Une Tache aveugle


The Barnes Foundation has re-opened in Philadelphia in its new location. The collection has an unusual history. In the early 20th century, Dr. Albert C. Barnes invented a silver-nitrate compound known as Argyrol. Just a couple of drops were placed in a newborn’s eyes to prevent blindness. Multiply a couple of drops by millions of babies, and you’ve got quite a fortune. Barnes sold his company and concentrated on spending his money.

In 1912, Barnes began buying art in Paris, assisted by a former high school classmate who had become an artist. In Paris, he became acquainted with art insiders Gertrude and Leo Stein and their coterie of friends, including Matisse and Picasso. As his acquisitions grew, Barnes cast his net ever wider in the art world, embracing Modigliani and other more modern artists. His next move was to endow an eponymous foundation in the posh Philadelphia suburb known as Merion.


It’s a really wonderful collection, containing 181 Renoirs as well as dozens by Cézanne, Matisse, works by Rousseau, Degas, Manet, Monet, and Seurat. This may be the core of collection, but it’s hardly all that there is. There are European masters and a wide collection of African art. Barnes juxtaposed pieces by what he thought would be interesting to study, not geography, medium, time period, or any other more customary grouping. Barnes stipulated that the pictures must remain in “exactly the places they are.”

barnes-foundation-young-mother-renoirBarnes died in a car accident in 1951 when he was 71. His will tied up the collection rather tightly and for many years it jogged along. The Foundation was intended for serious art study and it was not always easy for the general public to visit; the hours were limited to only two and half days a week and there was no convenient public transportation. Only 500 visitors were allowed per week and requests for a timed entry to the Foundation had to be made weeks in advance. Yet, ever greater revenues were needed to maintain the building and the collection.

In the early 90s, the Foundation president took a bold step and loaned 83 of the most crowd-pleasing works on a multi-city tour, including back to Paris and just down the road to the Philadelphia Museum of Art. This is where I first saw the collection when we had just moved to the Philadelphia area. One of the posters from that show hung on our walls for many years afterward. This tour, like any changes at the Foundation, was bitterly and unsuccessfully opposed in court.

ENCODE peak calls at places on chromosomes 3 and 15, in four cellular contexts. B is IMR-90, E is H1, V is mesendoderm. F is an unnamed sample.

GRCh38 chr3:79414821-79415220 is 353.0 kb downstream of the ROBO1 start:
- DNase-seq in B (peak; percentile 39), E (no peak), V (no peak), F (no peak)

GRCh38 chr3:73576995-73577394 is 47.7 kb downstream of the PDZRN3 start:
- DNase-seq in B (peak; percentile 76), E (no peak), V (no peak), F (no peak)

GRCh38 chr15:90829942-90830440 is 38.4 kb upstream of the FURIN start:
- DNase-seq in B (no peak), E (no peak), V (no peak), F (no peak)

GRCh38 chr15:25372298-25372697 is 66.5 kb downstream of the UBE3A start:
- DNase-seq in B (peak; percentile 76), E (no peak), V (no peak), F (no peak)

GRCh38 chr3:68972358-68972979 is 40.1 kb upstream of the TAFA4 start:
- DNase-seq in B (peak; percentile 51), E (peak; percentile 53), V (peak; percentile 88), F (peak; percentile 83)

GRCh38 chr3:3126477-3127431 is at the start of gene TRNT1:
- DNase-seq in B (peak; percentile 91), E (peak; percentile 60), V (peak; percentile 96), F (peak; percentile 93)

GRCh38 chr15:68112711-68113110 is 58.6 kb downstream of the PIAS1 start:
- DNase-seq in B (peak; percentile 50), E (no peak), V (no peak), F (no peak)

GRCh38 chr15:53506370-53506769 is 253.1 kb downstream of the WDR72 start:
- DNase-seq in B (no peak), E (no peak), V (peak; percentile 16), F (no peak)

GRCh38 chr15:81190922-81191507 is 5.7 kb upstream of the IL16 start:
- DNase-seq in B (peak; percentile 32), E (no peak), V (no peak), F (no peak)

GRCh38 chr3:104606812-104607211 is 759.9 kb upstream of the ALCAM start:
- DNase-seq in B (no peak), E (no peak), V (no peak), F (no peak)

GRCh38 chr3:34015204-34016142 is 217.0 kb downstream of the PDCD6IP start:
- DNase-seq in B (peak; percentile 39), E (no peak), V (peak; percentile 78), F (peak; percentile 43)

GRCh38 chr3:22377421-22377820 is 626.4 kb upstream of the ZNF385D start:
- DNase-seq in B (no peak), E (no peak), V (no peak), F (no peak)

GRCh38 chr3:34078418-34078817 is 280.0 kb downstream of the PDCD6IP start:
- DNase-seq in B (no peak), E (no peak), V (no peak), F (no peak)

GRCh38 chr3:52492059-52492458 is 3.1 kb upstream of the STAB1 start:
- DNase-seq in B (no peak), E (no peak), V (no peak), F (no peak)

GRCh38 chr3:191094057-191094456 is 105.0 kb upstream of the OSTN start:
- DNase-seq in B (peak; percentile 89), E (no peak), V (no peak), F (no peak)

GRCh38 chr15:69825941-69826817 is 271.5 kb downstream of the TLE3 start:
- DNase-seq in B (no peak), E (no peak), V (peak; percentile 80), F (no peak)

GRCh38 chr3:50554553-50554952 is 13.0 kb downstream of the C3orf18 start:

The enormous success of the show sparked increased interest in the collection. When the Foundation expanded the hours that it was open to the public, that in turn sparked outrage from the local residents. I can understand their point of view. When I took students there a couple of years ago, our big yellow school bus was rather out of place in the tony street.

Barnes Cezanne

After the show, the situation between the trustees got really ugly. Two of them sued each other and there were concerns over mismanagement of funds. A new CEO was brought in who really got things moving – figuratively and literally. The trustees petitioned to move the collection to a new home, built just a short distance from the Philadelphia Museum of Art. After a two year court battle, the 150 million fund raising campaign began. The new site opened in mid-2012. True to Dr. Barnes’ wishes, the galleries maintain the same scale and the paintings are hung just as they were. What’s different are the expanded educational and conservation facilities as well as better public amenities, such as a café and a larger gift shop. Surely Dr. Barnes would have to approve, since his education mission is still paramount.

Monet BarnesToday’s expression, une tache aveugle (oon tash a-vuh-gluh) means “a blind spot.” Barnes’ invention saved many from blindness, but he had a blind spot of his own when it came to his Foundation. Being so rigid almost made it irrelevant to the art world. I’m supposed to be taking a group of students to the new facility next month, and I’m really looking forward to it.

About Patricia Gilbert

Patricia Gilbert is a French teacher. She's Canadian, lives in the United States, but dreams of living in France. Follow her on Instagram @Onequalitythefinest and on Twitter @1qualthefinest.
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3 Responses to Une Tache aveugle

  1. Pingback: Se prendre d’amitié pour | One quality, the finest.

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